Short Stories for Men
Posted by: Gary Niebuhr
I just read three different short story collections that would work for a book discussion or two plus could attract male authors with their subject matter.
First off is one of my perennial favorite novelists, Thomas H. Cook. His short story collection Fatherhood and Other Stories (2013) contains 11 stories, most of which deal with themes based on the title of the book. Two strong things run through the stories: crime and responsibility. There are no happy outcomes in most of the stories which should make discussing them rather easy. The characters are challenging and on occasion, disappointing in their behaviors. The best story in the book is “What Eddie Saw” in which the sins of the father are visited upon the son. Another real winner is “Rain” which has an odd but pleasing structure and is essentially a big “pass it on” story.
Legend of a Suicide by David Vann (2008) is the same note played over and over. In the Acknowledgements, the author explains why: “Finally, I must thank my family, because it was an uncomfortable topic I was writing about—my father’s suicide—and there’s exposure in these stories.” There is also an incredible amount of talent as well. Eerily, the same tidbits keep appearing throughout the collection, making the reader feel as if the characters are familiar. The name Roy is used over and over for the affected character of the son yet each circumstance in each story is a different spin on the relationships. One of Vann’s strength is incorporating a strong sense of place in a limited amount of time with Alaska being the main resting point. The reality is that Vann is very dexterous in making each story unique and fulfilling despite one central theme: the sins of the father are visited upon the son. Every story in this collection raises multiple issues that could form that basis of a successful discussion. The most powerful and painful work to read is the novella “Sukkwan Island” which splits its two parts into the descent of the son followed by the descent of the father. (This collection also won the 2007 Grace Paley Prize for Short Fiction).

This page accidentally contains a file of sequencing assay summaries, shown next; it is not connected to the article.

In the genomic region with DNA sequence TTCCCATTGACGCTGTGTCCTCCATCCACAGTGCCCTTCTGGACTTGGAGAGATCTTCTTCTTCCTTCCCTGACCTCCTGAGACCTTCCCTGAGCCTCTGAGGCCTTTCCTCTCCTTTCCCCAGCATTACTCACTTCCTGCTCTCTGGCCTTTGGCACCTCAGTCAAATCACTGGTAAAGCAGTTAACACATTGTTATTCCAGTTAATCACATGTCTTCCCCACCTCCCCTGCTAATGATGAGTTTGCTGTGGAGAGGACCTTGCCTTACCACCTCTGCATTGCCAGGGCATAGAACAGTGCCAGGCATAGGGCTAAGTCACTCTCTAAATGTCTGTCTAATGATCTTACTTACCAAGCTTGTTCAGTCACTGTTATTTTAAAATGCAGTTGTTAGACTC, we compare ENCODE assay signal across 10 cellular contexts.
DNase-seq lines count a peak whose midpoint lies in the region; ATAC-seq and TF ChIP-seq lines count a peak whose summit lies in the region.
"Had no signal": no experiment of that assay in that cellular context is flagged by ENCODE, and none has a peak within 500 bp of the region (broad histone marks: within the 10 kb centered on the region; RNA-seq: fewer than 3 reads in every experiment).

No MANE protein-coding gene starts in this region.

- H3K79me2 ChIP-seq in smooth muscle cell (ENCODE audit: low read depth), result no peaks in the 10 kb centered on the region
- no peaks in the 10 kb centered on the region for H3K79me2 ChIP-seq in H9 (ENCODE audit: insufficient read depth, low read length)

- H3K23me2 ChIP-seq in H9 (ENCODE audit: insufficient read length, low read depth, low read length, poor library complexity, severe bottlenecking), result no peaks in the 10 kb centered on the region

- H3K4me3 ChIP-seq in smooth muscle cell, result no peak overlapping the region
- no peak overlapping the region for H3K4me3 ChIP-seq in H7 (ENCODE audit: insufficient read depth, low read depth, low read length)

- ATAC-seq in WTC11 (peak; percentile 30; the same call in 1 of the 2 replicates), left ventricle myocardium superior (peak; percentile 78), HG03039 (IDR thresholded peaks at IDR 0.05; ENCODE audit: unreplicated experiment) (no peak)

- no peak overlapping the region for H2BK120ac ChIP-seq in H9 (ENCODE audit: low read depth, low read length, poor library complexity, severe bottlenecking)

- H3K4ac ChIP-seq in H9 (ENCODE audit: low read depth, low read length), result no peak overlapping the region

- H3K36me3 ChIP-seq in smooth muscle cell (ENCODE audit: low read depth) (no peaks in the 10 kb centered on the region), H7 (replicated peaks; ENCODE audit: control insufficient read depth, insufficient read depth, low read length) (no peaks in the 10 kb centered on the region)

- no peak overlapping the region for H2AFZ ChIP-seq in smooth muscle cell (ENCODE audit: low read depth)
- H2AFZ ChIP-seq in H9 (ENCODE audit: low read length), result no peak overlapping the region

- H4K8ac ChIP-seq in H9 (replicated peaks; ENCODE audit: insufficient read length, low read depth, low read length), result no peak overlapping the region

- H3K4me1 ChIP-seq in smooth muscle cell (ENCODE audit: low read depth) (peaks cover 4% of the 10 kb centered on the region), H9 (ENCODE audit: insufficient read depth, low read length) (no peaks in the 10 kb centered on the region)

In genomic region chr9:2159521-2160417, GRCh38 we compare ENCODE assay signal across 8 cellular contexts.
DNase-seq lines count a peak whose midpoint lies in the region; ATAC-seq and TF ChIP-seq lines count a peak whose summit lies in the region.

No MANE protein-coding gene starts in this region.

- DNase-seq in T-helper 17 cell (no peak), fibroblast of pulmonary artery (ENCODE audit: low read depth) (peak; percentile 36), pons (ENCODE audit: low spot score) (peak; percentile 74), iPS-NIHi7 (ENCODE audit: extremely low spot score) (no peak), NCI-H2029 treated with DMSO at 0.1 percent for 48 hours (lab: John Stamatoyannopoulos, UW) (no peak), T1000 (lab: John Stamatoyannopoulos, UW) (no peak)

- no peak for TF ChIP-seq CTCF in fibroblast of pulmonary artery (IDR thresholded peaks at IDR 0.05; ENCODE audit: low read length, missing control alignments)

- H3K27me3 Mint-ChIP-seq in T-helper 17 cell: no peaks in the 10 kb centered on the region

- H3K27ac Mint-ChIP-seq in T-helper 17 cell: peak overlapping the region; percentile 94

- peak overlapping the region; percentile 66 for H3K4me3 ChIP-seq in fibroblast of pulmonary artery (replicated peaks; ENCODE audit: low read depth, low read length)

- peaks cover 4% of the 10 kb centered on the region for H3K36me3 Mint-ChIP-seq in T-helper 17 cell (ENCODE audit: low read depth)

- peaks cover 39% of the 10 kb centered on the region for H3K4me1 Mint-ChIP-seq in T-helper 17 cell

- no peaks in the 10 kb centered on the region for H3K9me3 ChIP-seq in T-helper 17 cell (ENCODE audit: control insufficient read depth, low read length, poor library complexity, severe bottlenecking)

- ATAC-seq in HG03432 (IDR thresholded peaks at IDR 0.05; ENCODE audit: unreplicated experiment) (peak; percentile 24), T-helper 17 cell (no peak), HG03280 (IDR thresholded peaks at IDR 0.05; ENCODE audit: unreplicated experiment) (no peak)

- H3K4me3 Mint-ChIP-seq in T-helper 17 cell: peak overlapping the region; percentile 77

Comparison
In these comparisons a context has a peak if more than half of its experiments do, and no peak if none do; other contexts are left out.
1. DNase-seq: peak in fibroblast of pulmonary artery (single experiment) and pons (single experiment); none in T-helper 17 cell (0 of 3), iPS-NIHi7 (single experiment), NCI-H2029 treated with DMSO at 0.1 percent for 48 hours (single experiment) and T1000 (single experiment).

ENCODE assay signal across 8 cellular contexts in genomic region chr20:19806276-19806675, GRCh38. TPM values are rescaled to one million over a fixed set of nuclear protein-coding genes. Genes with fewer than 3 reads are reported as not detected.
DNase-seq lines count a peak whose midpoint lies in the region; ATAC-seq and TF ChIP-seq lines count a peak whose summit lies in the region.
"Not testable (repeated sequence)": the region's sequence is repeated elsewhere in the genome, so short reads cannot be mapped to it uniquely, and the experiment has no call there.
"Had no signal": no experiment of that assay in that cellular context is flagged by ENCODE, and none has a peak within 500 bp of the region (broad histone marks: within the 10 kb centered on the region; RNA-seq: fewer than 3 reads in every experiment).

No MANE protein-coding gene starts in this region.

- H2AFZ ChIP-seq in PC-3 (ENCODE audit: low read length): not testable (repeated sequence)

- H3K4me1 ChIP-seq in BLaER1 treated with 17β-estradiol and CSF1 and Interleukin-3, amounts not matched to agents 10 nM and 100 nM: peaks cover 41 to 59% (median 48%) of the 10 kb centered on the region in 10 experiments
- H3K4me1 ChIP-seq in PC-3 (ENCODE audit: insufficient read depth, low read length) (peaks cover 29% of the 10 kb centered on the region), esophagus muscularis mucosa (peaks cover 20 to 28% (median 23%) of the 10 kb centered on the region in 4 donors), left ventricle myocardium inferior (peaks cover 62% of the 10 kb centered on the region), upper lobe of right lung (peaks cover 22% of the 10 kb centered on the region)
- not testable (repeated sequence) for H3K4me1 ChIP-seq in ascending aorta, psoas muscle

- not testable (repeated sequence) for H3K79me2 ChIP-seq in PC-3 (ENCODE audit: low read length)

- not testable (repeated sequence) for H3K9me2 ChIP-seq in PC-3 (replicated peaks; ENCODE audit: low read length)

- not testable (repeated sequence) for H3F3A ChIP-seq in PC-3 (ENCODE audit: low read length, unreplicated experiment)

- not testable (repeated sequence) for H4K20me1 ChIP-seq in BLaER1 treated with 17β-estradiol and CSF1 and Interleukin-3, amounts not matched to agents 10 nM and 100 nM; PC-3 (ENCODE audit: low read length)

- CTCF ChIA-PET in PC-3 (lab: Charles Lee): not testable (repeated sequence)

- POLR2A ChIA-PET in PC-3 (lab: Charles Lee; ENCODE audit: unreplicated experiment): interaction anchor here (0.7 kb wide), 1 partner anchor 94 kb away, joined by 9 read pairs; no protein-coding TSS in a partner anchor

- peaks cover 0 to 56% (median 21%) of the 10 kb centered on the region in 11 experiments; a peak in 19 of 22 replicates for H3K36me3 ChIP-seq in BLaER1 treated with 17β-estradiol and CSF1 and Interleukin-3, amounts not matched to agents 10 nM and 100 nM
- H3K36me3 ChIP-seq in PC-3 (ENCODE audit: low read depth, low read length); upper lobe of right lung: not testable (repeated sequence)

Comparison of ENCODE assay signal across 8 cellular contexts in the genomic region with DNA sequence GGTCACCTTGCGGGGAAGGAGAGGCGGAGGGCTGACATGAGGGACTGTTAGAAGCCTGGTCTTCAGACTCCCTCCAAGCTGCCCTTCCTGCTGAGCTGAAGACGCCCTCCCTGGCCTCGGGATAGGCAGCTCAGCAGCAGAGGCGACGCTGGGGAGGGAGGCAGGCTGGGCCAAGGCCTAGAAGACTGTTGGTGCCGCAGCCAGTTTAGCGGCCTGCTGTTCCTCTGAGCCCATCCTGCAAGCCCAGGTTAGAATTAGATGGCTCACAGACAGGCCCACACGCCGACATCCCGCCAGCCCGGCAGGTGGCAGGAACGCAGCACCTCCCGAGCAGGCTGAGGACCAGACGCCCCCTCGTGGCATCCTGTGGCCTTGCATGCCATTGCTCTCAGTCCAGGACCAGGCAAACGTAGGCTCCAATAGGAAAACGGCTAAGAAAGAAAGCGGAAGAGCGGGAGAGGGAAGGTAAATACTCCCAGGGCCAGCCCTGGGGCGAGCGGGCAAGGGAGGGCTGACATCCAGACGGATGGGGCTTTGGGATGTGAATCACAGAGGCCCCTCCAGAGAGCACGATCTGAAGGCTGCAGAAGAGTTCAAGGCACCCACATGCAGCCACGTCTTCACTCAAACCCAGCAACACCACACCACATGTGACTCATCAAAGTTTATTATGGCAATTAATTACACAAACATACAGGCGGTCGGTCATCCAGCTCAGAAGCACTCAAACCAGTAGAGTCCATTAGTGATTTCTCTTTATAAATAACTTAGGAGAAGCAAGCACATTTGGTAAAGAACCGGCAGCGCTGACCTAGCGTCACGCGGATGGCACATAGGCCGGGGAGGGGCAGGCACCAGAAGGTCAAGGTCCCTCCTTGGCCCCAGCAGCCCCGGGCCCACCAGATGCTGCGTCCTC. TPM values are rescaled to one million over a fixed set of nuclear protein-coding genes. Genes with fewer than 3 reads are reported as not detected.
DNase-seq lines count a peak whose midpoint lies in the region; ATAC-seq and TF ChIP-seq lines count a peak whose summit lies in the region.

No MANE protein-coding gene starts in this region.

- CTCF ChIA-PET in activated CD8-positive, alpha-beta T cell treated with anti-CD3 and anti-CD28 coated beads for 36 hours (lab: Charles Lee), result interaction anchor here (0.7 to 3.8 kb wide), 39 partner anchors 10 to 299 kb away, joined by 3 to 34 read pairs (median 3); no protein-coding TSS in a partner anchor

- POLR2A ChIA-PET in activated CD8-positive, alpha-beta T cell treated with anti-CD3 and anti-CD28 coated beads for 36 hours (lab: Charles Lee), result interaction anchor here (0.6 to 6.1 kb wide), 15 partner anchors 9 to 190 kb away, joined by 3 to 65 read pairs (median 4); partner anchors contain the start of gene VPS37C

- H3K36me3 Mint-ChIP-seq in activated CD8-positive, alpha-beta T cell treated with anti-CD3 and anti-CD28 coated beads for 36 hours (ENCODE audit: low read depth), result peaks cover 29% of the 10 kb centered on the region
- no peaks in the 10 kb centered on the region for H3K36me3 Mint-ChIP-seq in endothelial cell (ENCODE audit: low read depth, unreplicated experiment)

What more powerful legacy of the sins of the father being visited upon the son are the remnants of war? In The Corpse Exhibition and Other Stories of Iraq by Hassan Blasim (2013) the stories are so painful to read that a reader feels almost compelled to set the book down before reading another. Each tells the tale of the nation of Iraq in disarray with conflicting entities within that are unable to define any kind of normality thus making each day another theater of the absurd performance. There is a sense of magical realism to many of the stories except the magic is all bad. Leadership fails, religion fails and common sense is missing. The younger generation looks for some guidance from somewhere but often ends up in total survival mode. While this book would be a very disturbing title for any group to read (warning: some parts are very graphic in their description of the violence being inflicted on individuals in the country of Iraq) it would also benefit any reader to contemplate the definitions of rational behavior within the definition of a modern nation in the world. It should come as no surprise after reading this collection to find that Blasim lives in Finland and his writing has been banned in many Arab nations. Every story in this collection is a winner and I would suggest the entire work be discussed if you feel your group is up to it.